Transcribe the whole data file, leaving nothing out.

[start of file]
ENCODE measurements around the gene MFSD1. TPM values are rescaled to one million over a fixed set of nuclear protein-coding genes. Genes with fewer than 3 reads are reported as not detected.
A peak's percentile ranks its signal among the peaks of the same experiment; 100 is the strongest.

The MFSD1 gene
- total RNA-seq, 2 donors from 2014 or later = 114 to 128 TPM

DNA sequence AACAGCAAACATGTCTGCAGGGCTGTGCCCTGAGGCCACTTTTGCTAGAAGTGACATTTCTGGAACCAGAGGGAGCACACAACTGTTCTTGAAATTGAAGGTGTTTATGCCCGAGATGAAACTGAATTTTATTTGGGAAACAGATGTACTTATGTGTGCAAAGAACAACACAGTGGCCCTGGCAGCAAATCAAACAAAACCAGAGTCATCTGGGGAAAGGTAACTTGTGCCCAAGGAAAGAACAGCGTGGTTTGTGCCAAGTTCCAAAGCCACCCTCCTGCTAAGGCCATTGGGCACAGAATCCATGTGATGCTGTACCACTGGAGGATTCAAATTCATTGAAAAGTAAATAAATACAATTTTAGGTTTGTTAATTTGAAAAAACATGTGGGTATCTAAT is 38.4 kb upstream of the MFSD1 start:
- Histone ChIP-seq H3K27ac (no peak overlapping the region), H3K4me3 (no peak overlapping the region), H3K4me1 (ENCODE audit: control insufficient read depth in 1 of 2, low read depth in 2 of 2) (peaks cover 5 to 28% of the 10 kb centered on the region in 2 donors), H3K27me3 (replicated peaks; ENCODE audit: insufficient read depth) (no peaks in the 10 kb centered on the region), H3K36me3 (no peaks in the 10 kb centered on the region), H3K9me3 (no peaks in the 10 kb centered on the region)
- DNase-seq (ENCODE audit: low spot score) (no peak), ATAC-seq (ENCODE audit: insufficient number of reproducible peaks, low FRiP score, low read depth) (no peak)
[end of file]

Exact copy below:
ENCODE measurements around the gene MFSD1. TPM values are rescaled to one million over a fixed set of nuclear protein-coding genes. Genes with fewer than 3 reads are reported as not detected.
A peak's percentile ranks its signal among the peaks of the same experiment; 100 is the strongest.

The MFSD1 gene
- total RNA-seq, 2 donors from 2014 or later = 114 to 128 TPM

DNA sequence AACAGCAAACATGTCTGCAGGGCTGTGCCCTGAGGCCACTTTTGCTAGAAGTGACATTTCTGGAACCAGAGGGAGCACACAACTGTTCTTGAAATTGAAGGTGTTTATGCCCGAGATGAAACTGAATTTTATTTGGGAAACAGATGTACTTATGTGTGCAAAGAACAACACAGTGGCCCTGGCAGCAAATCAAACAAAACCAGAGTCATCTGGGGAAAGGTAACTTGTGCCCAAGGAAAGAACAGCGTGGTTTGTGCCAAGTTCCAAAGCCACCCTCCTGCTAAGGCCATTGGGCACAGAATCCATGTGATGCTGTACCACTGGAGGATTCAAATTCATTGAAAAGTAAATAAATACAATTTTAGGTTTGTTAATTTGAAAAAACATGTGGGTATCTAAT is 38.4 kb upstream of the MFSD1 start:
- Histone ChIP-seq H3K27ac (no peak overlapping the region), H3K4me3 (no peak overlapping the region), H3K4me1 (ENCODE audit: control insufficient read depth in 1 of 2, low read depth in 2 of 2) (peaks cover 5 to 28% of the 10 kb centered on the region in 2 donors), H3K27me3 (replicated peaks; ENCODE audit: insufficient read depth) (no peaks in the 10 kb centered on the region), H3K36me3 (no peaks in the 10 kb centered on the region), H3K9me3 (no peaks in the 10 kb centered on the region)
- DNase-seq (ENCODE audit: low spot score) (no peak), ATAC-seq (ENCODE audit: insufficient number of reproducible peaks, low FRiP score, low read depth) (no peak)